Emotional intelligence is critical to early childhood development as children begin to understand their own emotions.

March 28, 2024

Raising Emotionally Intelligent Children

Emotional intelligence (EI) is an individual’s ability to perceive emotions in themselves and others, understand what those emotions mean, and manage their emotions accordingly (Robbins & Judge, 2017).

EI is an emerging topic that has been used interchangeably with the term emotional competence. Emotional competence in young children — expression of useful emotions, knowledge of emotions of self and others, and regulation of their own and others’ emotional expressiveness and experience when necessary — contributes to their social and pre-academic adjustment, throughout their lifespan (Denham et al., 2022). 

EI is critical to early childhood development as children begin to understand their own emotions. Early development of EI can not only help children learn to better manage their emotions early on in life but can also help them with impulse control and development of positive interpersonal relationships. Children who have higher emotional intelligence have less problems with attention, are more engaged in school, and display more empathy towards others (Tominey et al., 2017). This results in more academic and personal success throughout life.  

Modeling and direct instruction can be effective tools in helping children learn how to manage their emotions. Steps that parents can take to help their children’s emotional intelligence is to learn how to be emotionally competent themselves by being aware of their own feelings and sensitive to the emotions of their children. Parents should model emotional intelligence especially in challenging situations. Parents should listen and give full attention to the emotional expression of their child, validating their feelings. Parents should help their child become aware of their feelings and develop language that describes their emotional expression (i.e., sad, angry, hurt, etc.). Parents should help their child understand that while having emotions is normal and acceptable not all behaviors are acceptable. For instance, letting the child know that they can be angry but behaviors such as yelling, hitting and throwing things, etc., are not appropriate.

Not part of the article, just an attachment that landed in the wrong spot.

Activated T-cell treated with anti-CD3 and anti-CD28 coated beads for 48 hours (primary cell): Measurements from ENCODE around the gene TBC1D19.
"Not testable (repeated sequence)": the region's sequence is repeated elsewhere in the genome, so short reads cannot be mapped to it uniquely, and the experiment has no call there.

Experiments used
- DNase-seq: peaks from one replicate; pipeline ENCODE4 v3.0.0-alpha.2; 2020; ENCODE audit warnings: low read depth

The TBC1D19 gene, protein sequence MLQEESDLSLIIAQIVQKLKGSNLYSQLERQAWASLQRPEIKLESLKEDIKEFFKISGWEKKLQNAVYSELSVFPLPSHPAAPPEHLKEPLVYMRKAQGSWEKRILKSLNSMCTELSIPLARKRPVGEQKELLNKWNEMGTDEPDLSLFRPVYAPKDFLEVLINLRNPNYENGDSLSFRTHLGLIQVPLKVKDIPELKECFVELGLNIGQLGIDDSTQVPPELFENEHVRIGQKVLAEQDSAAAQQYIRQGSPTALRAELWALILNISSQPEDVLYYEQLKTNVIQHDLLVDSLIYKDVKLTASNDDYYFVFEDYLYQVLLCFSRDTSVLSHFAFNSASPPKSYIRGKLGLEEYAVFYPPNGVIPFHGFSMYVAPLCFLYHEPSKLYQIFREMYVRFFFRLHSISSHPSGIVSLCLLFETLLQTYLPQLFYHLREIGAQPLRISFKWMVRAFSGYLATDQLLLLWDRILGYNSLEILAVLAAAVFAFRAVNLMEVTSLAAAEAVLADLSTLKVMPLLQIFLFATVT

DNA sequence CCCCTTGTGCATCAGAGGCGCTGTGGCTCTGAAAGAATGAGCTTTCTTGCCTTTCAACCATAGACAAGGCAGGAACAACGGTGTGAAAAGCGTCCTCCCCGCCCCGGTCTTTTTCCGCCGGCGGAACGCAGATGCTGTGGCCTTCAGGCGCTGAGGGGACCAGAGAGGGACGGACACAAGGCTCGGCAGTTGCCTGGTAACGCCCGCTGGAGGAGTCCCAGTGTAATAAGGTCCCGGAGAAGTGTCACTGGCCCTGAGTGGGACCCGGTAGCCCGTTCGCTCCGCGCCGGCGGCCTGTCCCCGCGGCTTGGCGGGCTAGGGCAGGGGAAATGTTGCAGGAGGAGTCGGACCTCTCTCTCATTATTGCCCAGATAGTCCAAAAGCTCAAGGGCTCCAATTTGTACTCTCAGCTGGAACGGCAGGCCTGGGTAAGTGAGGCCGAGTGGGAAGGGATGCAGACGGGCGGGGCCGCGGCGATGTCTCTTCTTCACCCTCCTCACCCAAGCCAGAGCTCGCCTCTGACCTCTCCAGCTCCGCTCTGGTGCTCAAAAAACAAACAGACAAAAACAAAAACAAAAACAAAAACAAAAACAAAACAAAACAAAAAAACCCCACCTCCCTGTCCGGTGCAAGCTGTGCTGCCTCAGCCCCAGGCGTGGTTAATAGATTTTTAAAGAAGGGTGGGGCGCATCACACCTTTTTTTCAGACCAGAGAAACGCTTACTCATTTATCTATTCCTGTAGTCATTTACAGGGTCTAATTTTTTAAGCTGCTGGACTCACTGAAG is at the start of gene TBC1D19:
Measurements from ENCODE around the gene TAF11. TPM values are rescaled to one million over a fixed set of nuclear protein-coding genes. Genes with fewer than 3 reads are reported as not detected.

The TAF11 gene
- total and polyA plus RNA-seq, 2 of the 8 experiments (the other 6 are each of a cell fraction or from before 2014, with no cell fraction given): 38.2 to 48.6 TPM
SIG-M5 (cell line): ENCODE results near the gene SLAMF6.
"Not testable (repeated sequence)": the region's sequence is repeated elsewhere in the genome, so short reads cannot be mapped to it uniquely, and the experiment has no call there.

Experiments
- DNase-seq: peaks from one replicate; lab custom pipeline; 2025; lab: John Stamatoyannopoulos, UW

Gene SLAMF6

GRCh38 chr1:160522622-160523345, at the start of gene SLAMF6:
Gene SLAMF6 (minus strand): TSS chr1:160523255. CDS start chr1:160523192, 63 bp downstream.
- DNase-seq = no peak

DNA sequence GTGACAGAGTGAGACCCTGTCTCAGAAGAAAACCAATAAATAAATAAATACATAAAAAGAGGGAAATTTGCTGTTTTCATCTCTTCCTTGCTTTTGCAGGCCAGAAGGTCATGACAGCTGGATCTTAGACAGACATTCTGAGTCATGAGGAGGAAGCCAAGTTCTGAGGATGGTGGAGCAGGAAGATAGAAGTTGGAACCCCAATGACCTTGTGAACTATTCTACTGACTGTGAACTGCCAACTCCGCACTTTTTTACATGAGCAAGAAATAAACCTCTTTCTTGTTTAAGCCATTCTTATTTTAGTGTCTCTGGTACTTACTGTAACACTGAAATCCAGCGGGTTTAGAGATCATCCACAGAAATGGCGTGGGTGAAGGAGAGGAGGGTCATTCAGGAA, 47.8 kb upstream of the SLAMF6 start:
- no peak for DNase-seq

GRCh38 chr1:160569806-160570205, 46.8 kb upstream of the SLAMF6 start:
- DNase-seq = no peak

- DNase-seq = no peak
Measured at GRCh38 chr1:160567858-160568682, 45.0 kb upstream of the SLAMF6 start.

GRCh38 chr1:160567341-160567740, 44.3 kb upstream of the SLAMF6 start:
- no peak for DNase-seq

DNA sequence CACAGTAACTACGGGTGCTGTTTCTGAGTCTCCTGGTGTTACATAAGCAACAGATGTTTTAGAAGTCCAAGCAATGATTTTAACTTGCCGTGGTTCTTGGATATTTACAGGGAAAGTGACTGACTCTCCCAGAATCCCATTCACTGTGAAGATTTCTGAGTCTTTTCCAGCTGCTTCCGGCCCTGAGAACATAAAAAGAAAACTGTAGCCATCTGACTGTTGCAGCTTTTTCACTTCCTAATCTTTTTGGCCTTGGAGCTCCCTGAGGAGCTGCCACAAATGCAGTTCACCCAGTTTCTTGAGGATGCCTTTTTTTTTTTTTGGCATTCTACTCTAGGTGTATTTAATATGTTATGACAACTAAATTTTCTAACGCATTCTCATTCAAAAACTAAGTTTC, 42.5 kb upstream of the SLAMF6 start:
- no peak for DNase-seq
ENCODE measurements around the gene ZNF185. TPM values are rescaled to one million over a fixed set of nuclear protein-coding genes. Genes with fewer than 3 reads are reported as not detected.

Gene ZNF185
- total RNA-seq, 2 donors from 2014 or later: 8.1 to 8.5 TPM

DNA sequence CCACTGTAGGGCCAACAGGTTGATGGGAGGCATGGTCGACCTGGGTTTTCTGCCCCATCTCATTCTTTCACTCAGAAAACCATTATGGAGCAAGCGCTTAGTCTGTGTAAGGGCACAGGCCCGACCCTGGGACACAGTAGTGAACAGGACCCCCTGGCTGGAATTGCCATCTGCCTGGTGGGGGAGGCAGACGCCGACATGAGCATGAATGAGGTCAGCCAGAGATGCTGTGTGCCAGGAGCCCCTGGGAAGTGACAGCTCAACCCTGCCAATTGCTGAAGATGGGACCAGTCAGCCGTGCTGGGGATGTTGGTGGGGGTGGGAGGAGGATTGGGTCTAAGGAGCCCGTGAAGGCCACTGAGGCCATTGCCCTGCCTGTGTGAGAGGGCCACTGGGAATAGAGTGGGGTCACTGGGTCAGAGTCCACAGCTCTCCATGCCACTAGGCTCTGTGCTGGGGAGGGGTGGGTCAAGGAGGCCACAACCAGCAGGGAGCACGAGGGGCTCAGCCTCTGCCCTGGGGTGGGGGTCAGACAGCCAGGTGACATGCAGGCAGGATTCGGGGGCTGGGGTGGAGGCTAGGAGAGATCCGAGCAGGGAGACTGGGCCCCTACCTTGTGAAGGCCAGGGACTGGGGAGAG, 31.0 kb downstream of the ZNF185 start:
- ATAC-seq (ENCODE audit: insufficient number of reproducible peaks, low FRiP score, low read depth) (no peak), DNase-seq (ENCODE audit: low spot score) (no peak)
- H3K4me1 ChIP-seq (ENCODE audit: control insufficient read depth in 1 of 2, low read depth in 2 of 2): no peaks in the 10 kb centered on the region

Another strategy that parents and teachers can use to help children develop emotional intelligence is the RULER method. Help children Recognize how they are feeling and Understand what led them to feel the way they do. Help children find words that Label or describe how they are feeling. Help children Express their feelings in ways that are appropriate for the time and place. Help children Regulate their emotions in the short- and long-term. For instance, if the child is feeling angry, how can you help them shift their emotions so they don’t remain fixed in a negative emotion.  

The greatest method to help children develop emotional intelligence is by helping them to place less focus on themselves and understand their true identity in Christ. Furthermore, children should be taught how to bring their emotions under the subjection of the will of God. Teach children from an early age that “Whoever is slow to anger is better than the mighty, and he who rules his spirit than he who takes a city.” Proverbs 16:32 ESV 



Christina Wells is a physician and serves as health ministries director for Lake Region Conference.